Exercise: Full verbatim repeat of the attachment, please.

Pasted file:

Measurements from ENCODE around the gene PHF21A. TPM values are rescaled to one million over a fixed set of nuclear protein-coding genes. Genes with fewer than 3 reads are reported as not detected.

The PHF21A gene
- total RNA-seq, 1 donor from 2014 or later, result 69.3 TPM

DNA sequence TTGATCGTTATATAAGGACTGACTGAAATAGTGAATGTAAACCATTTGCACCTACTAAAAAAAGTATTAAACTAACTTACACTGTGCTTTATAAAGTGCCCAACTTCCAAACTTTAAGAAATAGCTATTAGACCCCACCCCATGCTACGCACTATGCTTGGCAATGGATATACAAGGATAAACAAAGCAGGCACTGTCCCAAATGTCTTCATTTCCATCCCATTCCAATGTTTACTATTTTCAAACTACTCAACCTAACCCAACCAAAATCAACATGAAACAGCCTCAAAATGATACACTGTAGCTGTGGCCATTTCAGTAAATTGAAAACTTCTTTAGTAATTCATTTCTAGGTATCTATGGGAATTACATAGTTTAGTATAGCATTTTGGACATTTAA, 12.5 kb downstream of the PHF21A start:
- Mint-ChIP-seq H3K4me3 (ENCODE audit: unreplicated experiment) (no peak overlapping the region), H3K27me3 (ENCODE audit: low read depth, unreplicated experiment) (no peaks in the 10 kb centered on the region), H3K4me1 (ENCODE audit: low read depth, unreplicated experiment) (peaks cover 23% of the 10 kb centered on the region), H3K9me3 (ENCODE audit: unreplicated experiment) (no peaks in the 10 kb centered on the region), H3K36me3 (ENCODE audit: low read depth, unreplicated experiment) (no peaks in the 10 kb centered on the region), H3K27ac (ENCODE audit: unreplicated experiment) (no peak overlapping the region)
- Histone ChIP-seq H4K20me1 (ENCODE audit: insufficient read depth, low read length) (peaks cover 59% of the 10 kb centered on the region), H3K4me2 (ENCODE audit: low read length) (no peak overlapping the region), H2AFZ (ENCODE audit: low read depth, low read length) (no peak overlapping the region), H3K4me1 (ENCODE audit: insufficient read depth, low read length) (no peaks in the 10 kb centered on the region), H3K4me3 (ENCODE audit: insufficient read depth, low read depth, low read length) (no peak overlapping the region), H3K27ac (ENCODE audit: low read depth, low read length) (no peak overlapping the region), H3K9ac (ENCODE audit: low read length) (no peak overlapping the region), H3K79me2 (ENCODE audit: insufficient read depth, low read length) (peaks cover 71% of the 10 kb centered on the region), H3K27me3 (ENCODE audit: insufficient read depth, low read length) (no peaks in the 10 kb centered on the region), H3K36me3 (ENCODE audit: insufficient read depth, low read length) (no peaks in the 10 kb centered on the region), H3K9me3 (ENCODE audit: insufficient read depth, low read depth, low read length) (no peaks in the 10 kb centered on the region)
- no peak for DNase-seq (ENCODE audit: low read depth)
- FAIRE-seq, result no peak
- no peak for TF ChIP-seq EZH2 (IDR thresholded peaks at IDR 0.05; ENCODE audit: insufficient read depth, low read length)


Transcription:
Measurements from ENCODE around the gene PHF21A. TPM values are rescaled to one million over a fixed set of nuclear protein-coding genes. Genes with fewer than 3 reads are reported as not detected.

The PHF21A gene
- total RNA-seq, 1 donor from 2014 or later, result 69.3 TPM

DNA sequence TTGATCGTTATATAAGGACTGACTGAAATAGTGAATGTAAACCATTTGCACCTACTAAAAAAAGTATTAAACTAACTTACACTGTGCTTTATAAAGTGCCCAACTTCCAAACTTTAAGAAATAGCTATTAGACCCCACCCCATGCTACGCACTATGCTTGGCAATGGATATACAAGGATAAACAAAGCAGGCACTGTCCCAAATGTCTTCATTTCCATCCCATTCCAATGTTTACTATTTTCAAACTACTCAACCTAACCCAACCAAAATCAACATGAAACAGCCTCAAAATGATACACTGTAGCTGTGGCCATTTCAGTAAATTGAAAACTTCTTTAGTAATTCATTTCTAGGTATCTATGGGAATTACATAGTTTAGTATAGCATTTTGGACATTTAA, 12.5 kb downstream of the PHF21A start:
- Mint-ChIP-seq H3K4me3 (ENCODE audit: unreplicated experiment) (no peak overlapping the region), H3K27me3 (ENCODE audit: low read depth, unreplicated experiment) (no peaks in the 10 kb centered on the region), H3K4me1 (ENCODE audit: low read depth, unreplicated experiment) (peaks cover 23% of the 10 kb centered on the region), H3K9me3 (ENCODE audit: unreplicated experiment) (no peaks in the 10 kb centered on the region), H3K36me3 (ENCODE audit: low read depth, unreplicated experiment) (no peaks in the 10 kb centered on the region), H3K27ac (ENCODE audit: unreplicated experiment) (no peak overlapping the region)
- Histone ChIP-seq H4K20me1 (ENCODE audit: insufficient read depth, low read length) (peaks cover 59% of the 10 kb centered on the region), H3K4me2 (ENCODE audit: low read length) (no peak overlapping the region), H2AFZ (ENCODE audit: low read depth, low read length) (no peak overlapping the region), H3K4me1 (ENCODE audit: insufficient read depth, low read length) (no peaks in the 10 kb centered on the region), H3K4me3 (ENCODE audit: insufficient read depth, low read depth, low read length) (no peak overlapping the region), H3K27ac (ENCODE audit: low read depth, low read length) (no peak overlapping the region), H3K9ac (ENCODE audit: low read length) (no peak overlapping the region), H3K79me2 (ENCODE audit: insufficient read depth, low read length) (peaks cover 71% of the 10 kb centered on the region), H3K27me3 (ENCODE audit: insufficient read depth, low read length) (no peaks in the 10 kb centered on the region), H3K36me3 (ENCODE audit: insufficient read depth, low read length) (no peaks in the 10 kb centered on the region), H3K9me3 (ENCODE audit: insufficient read depth, low read depth, low read length) (no peaks in the 10 kb centered on the region)
- no peak for DNase-seq (ENCODE audit: low read depth)
- FAIRE-seq, result no peak
- no peak for TF ChIP-seq EZH2 (IDR thresholded peaks at IDR 0.05; ENCODE audit: insufficient read depth, low read length)